Saturday, 06 February 2016 / TRUTH-OUT.ORG
  • Feeding the Military-Industrial Complex

    The US's military procurement machine may be the single most successful system of wealth transfer ever devised. But as a provider of working equipment to defend the country against realistic threats, it is becoming more and more dysfunctional.

  • A New Era of Global Protest Begins

    In line with the steady rise in social unrest over the past decade, it's likely that we will witness an unprecedented escalation in large-scale citizen protests across the globe in 2016 and beyond.

NEVER MISS ANOTHER STORY

Truthout can deliver investigative journalism to your inbox every day, with no ads or sponsored content - ever.

Keep up to date by subscribing to our daily newsletter!

Optional Member Code

Agribusiness Fights to Allow Children to Work in Manure Pits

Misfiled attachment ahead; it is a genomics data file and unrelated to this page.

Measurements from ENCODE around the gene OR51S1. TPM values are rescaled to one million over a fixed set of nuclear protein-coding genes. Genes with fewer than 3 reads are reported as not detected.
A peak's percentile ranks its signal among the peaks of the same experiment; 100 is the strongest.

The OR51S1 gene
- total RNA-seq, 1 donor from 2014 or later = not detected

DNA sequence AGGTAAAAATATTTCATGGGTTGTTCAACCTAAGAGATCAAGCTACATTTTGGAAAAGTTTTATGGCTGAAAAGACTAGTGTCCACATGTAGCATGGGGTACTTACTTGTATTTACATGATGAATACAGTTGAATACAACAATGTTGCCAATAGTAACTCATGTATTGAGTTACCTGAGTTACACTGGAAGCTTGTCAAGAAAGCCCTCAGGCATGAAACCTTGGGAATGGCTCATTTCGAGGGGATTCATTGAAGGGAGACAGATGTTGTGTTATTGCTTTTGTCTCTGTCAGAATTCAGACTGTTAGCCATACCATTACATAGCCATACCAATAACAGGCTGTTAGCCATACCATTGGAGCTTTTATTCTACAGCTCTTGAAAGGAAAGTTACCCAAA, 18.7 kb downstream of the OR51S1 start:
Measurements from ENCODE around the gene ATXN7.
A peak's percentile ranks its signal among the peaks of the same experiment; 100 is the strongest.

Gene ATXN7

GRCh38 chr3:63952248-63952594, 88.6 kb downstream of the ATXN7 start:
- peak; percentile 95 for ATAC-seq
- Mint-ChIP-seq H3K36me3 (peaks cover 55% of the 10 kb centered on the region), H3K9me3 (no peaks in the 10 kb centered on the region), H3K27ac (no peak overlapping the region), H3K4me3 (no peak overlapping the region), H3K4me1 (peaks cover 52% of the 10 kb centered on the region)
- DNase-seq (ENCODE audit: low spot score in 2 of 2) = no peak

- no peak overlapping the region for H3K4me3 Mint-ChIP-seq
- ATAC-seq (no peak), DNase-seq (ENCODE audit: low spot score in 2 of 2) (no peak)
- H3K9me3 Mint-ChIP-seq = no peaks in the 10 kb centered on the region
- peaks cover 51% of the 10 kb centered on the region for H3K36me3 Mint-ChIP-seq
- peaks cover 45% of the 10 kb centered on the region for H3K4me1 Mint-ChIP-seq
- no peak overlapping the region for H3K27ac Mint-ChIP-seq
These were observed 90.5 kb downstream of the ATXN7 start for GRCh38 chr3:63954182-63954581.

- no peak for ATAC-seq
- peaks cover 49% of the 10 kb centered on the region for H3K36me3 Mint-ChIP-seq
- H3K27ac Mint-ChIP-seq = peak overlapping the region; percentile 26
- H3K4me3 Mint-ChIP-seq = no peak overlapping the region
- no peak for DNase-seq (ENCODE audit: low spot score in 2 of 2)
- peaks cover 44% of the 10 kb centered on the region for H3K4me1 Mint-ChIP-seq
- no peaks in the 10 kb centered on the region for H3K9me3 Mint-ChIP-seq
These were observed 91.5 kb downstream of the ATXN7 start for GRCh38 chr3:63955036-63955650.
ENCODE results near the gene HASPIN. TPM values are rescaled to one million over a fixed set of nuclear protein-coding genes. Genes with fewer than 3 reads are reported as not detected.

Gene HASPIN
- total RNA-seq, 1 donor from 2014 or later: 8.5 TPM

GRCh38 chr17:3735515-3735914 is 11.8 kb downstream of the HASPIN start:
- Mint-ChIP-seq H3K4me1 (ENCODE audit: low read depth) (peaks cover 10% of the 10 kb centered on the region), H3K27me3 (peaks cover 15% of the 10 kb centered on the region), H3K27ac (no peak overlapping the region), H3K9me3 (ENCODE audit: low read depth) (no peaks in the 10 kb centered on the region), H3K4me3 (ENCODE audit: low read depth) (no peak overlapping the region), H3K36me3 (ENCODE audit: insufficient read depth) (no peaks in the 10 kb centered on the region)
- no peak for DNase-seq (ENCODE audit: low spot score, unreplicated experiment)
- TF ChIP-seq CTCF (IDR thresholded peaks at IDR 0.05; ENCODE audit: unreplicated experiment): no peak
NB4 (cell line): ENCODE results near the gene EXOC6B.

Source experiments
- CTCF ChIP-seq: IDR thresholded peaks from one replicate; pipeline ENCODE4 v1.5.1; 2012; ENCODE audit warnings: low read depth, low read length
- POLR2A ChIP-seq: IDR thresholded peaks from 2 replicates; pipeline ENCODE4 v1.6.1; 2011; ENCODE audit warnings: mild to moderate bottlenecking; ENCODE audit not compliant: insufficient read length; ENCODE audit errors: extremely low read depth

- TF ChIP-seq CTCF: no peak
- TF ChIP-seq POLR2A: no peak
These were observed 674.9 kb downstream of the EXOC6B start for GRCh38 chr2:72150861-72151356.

Tuesday, 07 February 2012 09:44 By Matt Stoller, Republic Report | Report

Most child labor was prohibited in 1938, but there are a few exceptions for certain industries where children are still allowed to work.

One of the biggest loopholes is the agricultural industry. The Department of Labor recently issued new proposed regulations restricting child labor on farms, regulations which are drawing intense opposition from politicians and agribusiness groups like the American Farm Bureau Federation. The rules have been held up by administration official Cass Sunstein, at the Office of Information and Regulatory Affairs which reviews most Federal regulations before they are finalized. These rules are complex, and the opposition to them is varied. Some politicians, such as Jon Tester, Debbie Stabenow, and Tom Harkin, want to ensure that children can work on farms in which their family’s own a stake.  The Department of Labor has recently revised the rules to allow that.

But other politicians just seem to want children to be put to work.

For instance, Republican Congressional candidate Tom Cotton has argued against child  labor restrictions in the agricultural sector, saying “We need more young people who’ve worked all day in the fields, not less.” And Republican Congressman Danny Rehberg believes that modern farm equipment cannot hurt children.